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Research Data and Reproducibility

Your guide to research data services at OHSU.

What is data sharing?

Data sharing is the practice of making research data available to others. An integral part of open science, many funding agencies, publishers, and institutions have policies requiring research data sharing.

  • Data can be made available for sharing by depositing it in a data repository, describing it in a data paper published in a data journal, or sharing it with individual researchers upon request.
  • Data sharing may be limited by privacy or security concerns.
  • Sharing data facilitates data reuse.

Preparing to share

Effective data sharing requires it to be organized, documented, and preserved. Human subjects research requires the informed consent of study participants to share data. Make sure data sharing was mentioned in your IRB and informed consent forms. It is also crucial to de-identify data prior to sharing to reduce the risk of identifying individuals in datasets.

Licensing your data

Applying a license is a necessary part of sharing your data. A license lets those who reuse your data understand precisely how they can reuse it, and how your contributions should be attributed. Releasing data without a license creates uncertainty and inefficiency for data generators and reusers.

It's important to recognize that datasets have different licensing considerations than other open access outputs: license interoperability and attribution stacking. Because data can be extracted from many datasets which may themselves have been extracted from other datasets, providing complete and accurate acknowledgement of the sources quickly becomes complicated, and can ultimately limit the reusability of a dataset. Choosing a license that does not require attribution, such as CC0 or the Open Data Commons Public Domain Dedication and License (PDDL) can help those who wish to reuse your data avoid these problems.  The resources linked below can help you understand what needs to be considered when licensing your data.

Contact Technology Transfer if you have intellectual property questions about your data.  

Contact the Library if you have questions about specific licenses.  

Where can data be shared?

The NIH supports a large number of domain-specific data sharing repositories. These repositories are described in two lists: one for repositories that allow open submission and access and one for repositories that may restrict submission and access to specific researchers. If available, best practices and many policies dictate that data should be shared via domain-specific repositories.  

The repositories listed below accept datasets from all research disciplines and are appropriate when a domain-specific repository does not exist. They also accept deposits of other scholarly outputs, such as preprints and software.

Data papers are peer-reviewed publications that describe datasets: how and why it was collected, how it has been processed, what format it is in, and where it can be accessed. Data papers do not describe methods, analysis, or conclusions. Instead, they are aimed at facilitating access to data, so other researchers can further analyze it. As a result, they often provide a more thorough description and context than data repositories and form a scholarly credit for research staff that make data-based contributions.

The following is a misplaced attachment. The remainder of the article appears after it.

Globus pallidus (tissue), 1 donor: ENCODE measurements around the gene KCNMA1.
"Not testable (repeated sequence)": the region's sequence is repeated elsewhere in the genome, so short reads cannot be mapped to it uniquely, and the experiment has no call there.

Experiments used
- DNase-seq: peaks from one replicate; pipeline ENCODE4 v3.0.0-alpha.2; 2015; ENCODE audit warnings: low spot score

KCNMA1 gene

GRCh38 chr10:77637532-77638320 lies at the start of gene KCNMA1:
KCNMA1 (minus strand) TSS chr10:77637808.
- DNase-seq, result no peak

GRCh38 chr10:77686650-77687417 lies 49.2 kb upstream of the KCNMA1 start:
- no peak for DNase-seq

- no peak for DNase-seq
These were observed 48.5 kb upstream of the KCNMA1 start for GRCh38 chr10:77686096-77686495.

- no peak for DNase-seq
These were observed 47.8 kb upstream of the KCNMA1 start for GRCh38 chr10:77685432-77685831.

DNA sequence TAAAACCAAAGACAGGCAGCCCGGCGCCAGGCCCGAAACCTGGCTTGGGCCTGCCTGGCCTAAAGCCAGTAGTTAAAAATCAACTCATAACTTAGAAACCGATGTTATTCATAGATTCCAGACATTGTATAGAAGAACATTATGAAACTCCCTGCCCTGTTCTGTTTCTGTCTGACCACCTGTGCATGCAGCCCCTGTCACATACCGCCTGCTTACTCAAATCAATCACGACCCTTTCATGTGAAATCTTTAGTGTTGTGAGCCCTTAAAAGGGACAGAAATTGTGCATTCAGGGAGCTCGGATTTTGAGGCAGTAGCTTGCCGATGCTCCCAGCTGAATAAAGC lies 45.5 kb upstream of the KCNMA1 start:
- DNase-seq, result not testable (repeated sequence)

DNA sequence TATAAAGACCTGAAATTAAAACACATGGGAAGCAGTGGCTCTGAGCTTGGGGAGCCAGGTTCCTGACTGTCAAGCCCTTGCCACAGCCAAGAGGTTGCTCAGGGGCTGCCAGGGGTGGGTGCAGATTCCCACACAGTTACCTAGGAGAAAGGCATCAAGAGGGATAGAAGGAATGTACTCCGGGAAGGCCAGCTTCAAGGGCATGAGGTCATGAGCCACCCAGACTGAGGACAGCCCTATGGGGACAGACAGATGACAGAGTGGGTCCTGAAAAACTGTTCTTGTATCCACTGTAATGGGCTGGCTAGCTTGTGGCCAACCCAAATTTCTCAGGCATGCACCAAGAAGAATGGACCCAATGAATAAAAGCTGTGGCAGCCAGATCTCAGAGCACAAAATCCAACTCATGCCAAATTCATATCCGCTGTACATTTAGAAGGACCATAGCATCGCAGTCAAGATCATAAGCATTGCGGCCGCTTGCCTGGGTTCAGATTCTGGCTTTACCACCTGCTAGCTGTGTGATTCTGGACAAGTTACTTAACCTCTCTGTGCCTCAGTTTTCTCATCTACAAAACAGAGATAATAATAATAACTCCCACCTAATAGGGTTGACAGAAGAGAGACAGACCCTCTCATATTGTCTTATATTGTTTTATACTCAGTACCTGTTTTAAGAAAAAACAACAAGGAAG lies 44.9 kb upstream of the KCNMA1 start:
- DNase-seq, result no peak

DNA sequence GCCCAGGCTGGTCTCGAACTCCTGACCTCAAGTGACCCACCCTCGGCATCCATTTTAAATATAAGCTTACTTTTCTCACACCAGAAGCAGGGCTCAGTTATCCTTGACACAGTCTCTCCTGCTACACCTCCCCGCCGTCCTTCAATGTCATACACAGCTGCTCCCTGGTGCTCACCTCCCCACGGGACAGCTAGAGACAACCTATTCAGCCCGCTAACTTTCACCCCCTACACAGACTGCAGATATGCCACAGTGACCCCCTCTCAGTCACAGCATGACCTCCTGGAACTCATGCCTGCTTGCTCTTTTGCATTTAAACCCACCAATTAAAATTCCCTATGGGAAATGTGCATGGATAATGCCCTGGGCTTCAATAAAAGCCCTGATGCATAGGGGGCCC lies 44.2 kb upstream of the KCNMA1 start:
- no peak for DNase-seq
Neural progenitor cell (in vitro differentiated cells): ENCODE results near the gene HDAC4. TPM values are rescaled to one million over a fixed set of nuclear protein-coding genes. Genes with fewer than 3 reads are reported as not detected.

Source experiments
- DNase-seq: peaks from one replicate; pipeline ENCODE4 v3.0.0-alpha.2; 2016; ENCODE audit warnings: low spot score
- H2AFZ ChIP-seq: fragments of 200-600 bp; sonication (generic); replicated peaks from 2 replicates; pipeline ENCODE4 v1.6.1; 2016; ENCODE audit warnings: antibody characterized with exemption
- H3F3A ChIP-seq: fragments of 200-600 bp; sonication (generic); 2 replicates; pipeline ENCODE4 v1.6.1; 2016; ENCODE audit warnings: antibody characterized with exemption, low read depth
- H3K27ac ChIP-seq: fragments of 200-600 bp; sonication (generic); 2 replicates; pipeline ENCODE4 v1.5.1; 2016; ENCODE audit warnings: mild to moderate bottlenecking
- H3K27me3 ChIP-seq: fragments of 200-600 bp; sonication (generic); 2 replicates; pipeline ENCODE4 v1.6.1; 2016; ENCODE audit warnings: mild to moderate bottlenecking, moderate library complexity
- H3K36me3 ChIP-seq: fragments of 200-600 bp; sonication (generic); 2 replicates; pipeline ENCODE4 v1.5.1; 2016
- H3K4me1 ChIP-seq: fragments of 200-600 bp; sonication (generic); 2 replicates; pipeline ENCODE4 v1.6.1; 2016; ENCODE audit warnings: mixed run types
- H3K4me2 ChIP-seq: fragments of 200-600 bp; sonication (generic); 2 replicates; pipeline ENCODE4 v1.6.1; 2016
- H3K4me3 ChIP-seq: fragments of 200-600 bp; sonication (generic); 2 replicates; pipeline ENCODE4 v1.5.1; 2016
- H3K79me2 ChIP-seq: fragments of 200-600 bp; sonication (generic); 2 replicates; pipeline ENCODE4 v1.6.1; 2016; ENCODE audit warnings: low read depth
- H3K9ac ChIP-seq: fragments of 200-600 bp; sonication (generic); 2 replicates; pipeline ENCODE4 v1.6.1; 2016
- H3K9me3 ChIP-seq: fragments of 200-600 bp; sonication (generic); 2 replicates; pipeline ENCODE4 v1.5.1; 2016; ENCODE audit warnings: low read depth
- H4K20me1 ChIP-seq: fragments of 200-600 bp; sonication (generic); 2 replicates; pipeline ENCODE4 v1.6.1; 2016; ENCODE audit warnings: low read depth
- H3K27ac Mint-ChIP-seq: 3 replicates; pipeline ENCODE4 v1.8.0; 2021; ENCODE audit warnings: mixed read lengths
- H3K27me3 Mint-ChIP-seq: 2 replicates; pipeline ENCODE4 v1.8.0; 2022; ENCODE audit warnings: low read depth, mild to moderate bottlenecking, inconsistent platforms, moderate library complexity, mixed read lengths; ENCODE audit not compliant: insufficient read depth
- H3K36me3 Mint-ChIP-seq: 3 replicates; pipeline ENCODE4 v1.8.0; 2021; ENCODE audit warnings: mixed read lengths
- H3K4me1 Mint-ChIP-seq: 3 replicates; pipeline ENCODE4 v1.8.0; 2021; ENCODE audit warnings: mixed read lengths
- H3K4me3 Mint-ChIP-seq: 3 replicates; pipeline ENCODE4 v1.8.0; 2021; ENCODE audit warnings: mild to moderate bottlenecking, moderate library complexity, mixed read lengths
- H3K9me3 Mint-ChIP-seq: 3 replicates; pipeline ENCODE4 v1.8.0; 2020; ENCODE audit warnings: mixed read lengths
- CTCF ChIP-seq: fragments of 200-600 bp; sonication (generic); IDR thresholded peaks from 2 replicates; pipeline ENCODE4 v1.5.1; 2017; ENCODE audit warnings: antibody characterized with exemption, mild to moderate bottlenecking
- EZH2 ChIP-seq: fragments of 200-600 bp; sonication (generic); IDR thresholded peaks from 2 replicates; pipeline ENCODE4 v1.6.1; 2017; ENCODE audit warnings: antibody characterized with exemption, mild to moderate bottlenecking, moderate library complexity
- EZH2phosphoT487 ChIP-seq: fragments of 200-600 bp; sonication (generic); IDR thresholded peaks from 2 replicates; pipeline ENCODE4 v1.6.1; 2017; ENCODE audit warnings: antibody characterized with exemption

Data journals are specialized publications that focus on publishing data papers to enhance other researchers' findability of high-quality datasets. Typically, they do not host data, but they may recommend places to deposit data. Below are some resources for finding data journals.

Here are some sites where additional data repositories may be found.

What are some things that are not repositories?

Some of the tools, websites, and resources used to collect, process, and analyze data may seem repository-like, but they are not appropriate for sharing data.


Exacloud is a computational resource provided by OHSU's Advanced Computing Center for supporting large-scale computational and data-intensive workflows. It is not intended for data storage or sharing.

OHSU Research Data Storage

The Research Data Storage resource provided in partnership by OHSU's Advanced Computing Center and Information Technology Group is intended for long-term, large-scale, secure data storage that provides data replication and redundancy. It is not a publicly-accessible resource and therefore is not appropriate for sharing data.

IRB-Approved Repositories

The word "repository" is overloaded with meaning and the difference between repositories intended for data sharing and OHSU IRB-approved repositories is often unclear. While IRB repositories are intended to store data and/or specimens for future research use, they are also subject to strict requirements that make them inappropriate for data sharing.


GitHub is a code repository, intended to manage the process of creating and updating software, programs, and scripts. It is not appropriate to use GitHub to store or share data.

GitHub should also not be relied upon for preserving computational research artefacts; instead, use Zenodo to archive code releases and issue a DOI so your computational research outputs can be cited and referenced.


REDCap (Research Electronic Data Capture) is a data collection tool.  It is a secure, reliable, versatile and feature-rich web application for building and managing HIPAA- and IRB-compliant online surveys and databases. REDCap is not a data repository and it is not an appropriate platform for data sharing.


Qualtrics is another data collection tool; it's a survey platform used for academic or research purposes. Qualtrics is not a data repository and it is not an appropriate platform for data sharing.